Living Life For Two
by Jacob Bruner (Sophomore, The Ohio State University)
This story is for those who have died and for those who survive. It is dedicated to my brother Mark and my family.
It was July 2008. I walked down the steps of my brother Mark’s house in University Heights. I glanced back and there he stood at the top of the stairs smiling. He yelled something dumb after me like he always did. “Later Juice,” he said. My cousins and I had spent the day at Mark’s house. We ate dinner then headed home just like any other day.
My brother planned to move to Florida in August, the day after his 26th birthday. He had a new job at a restaurant and he seemed happy about it, but we were worried because we didn’t want him to move so far away from home.
Before he left Mom asked me to meet him for lunch. “Jake, I’m worried about your brother. Why don’t you call him to see what he’s up to. Maybe have lunch this week,” she asked.
Mom says things like that all the time. Mark was a bit troubled in his youth and she worried about him. But I really didn’t have time for lunch. I didn’t get a chance to call him right away, but when I reached out to call him on Thursday, I saw that I had an old voice mail from Mark left on Tuesday. He wanted to have lunch.
On Friday everything changed. It was the worst day of my life.
I woke up to Mom walking into my room crying. I sat on my bed shaking, unable to talk or move for 30 minutes after Mom told me what happened.
“Your brother Mark took his life last night,” she cried.
How am I supposed to respond to that? Why did this happen to our family? How could he have done such a thing?
I still do not know the answers to those questions. It turns out that Mark took his life in his apartment late Thursday night or early Friday morning. He used a gun he borrowed from a friend. He died in the same apartment where I last saw him four weeks earlier. Apparently, he had a fight with his girlfriend and my brother Nick who tried to stop him from getting into trouble with drugs.
It’s been almost a year and a half since then, but I still remember that terrible day as if it were yesterday.
Thankfully, with the help of family and friends, I have begun to heal and now I can show my love for my brother and remember him by working to prevent suicide and working hard to be a success in life.
He has given me so much to write about. He has allowed me to grow up in a way in which I value my life and care about others in a way I never thought I could.
I’m not looking for sympathy or condolences, but I share my story in an attempt to inspire other people to share their story and spread the word about suicide prevention. That’s why I helped start the Buckeye Campaign Against Suicide (BCAS). Our goal is to expand awareness on campus and offer support to others affected by suicide.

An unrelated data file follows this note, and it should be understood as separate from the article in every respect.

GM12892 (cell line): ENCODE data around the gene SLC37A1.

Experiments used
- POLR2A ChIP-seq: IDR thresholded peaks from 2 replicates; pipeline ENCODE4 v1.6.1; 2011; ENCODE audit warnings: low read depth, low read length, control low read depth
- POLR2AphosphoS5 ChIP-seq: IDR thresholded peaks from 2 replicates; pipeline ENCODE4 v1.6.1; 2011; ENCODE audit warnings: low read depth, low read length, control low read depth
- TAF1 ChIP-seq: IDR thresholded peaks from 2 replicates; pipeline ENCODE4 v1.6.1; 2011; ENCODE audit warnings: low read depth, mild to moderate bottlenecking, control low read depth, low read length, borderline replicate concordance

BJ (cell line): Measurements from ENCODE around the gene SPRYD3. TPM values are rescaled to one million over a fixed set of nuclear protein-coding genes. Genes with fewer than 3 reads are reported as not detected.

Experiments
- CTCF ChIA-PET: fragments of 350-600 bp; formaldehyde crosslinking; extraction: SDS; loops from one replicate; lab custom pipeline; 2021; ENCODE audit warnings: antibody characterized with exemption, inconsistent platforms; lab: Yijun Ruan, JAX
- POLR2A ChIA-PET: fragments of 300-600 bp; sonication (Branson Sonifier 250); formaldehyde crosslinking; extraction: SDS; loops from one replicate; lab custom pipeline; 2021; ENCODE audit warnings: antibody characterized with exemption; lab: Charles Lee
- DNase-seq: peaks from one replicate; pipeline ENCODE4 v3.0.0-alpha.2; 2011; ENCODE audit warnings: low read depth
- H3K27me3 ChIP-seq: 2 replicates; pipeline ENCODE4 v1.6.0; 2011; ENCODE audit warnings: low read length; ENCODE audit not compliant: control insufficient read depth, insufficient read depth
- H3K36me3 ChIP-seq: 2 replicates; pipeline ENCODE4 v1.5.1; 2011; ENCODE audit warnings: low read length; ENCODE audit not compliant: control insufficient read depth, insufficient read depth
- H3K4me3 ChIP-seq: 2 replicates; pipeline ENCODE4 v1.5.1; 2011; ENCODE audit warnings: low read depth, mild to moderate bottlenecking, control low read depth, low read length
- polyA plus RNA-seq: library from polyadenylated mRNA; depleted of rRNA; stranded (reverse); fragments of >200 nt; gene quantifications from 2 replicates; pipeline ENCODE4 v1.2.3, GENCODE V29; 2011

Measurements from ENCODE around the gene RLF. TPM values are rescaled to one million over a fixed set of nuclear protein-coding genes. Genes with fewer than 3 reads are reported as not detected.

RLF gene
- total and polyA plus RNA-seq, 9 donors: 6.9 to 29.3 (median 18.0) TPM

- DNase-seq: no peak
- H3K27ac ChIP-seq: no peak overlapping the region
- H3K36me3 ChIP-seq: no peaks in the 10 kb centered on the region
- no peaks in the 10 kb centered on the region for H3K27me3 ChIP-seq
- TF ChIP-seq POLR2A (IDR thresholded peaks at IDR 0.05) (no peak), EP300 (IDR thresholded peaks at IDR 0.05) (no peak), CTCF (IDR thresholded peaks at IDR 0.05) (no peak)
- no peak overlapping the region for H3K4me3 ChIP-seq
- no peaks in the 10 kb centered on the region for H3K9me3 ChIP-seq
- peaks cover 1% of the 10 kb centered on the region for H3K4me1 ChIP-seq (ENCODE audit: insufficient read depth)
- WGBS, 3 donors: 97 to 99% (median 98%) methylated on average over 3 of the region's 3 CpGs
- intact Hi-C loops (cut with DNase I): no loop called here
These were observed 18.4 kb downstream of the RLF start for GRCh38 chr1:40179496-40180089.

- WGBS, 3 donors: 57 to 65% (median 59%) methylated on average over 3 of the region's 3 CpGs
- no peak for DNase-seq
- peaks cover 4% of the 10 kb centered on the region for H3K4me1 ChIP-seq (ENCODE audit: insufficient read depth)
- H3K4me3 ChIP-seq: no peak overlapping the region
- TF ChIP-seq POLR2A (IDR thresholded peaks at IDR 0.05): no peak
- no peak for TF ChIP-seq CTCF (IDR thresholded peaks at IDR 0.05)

Mark has inspired me to live my life twice as well as before. I was living a life for one, but now, I live for two: one for me and one for Mark who will always be my hero.
My Story Of Hope
by Dr. Darcy Haag Granello (Director, The Ohio State University Suicide Prevention)
I Am The Luckiest Person I Know
“You are by far the most unlucky person I have ever known.” friends would tell me, with the best of intentions. I wasn’t quite sure what to make of that. Thanks, I think? Yet I was sure that 29 years of life’s unimaginable kicks to the gut and stabs in the back had taken its toll. I was almost filled to capacity… and then, like gasoline meshing with a lit match, life sucker-punched me the hardest I had ever been hit before. Life’s previous kicks and stabs were mere child’s play in relation to the latest devastating blow I had received.
There was an amazingly intricate plan. Each facet carefully devised and thought-out, then pursued… yet through divine-intervention and intuitiveness of a close friend what I had whole-heartedly strived to accomplish never concluded…
Later that evening within the safe confines of a friend’s home, I was called from the basement into the office. I found people within my life gathered around, to my surprise, and heard familiar voices, yet didn’t see the bodies of which they came from. I soon learned a host of other people had joined in this room via conference call. And thus, the discussion began. “We care so much about you.” “You need help, more help than we can give you collectively.” “I am not mad- but I am hurt. I almost lost my best friend today. I cannot let that happen. Not now.” “We’re your friends, but we are not professionals. You need a professional to help you through this.” I was overwhelmed with frustration and anger, yet I was able to set that aside and see a room full of love. A room full of friends and family who needed me; who wanted me; and who only wanted to see me thrive. Thus, I heeded their advice and immediately sought and received professional support for the hurt, pain, anger, and depression that was harnessed deep within my very core.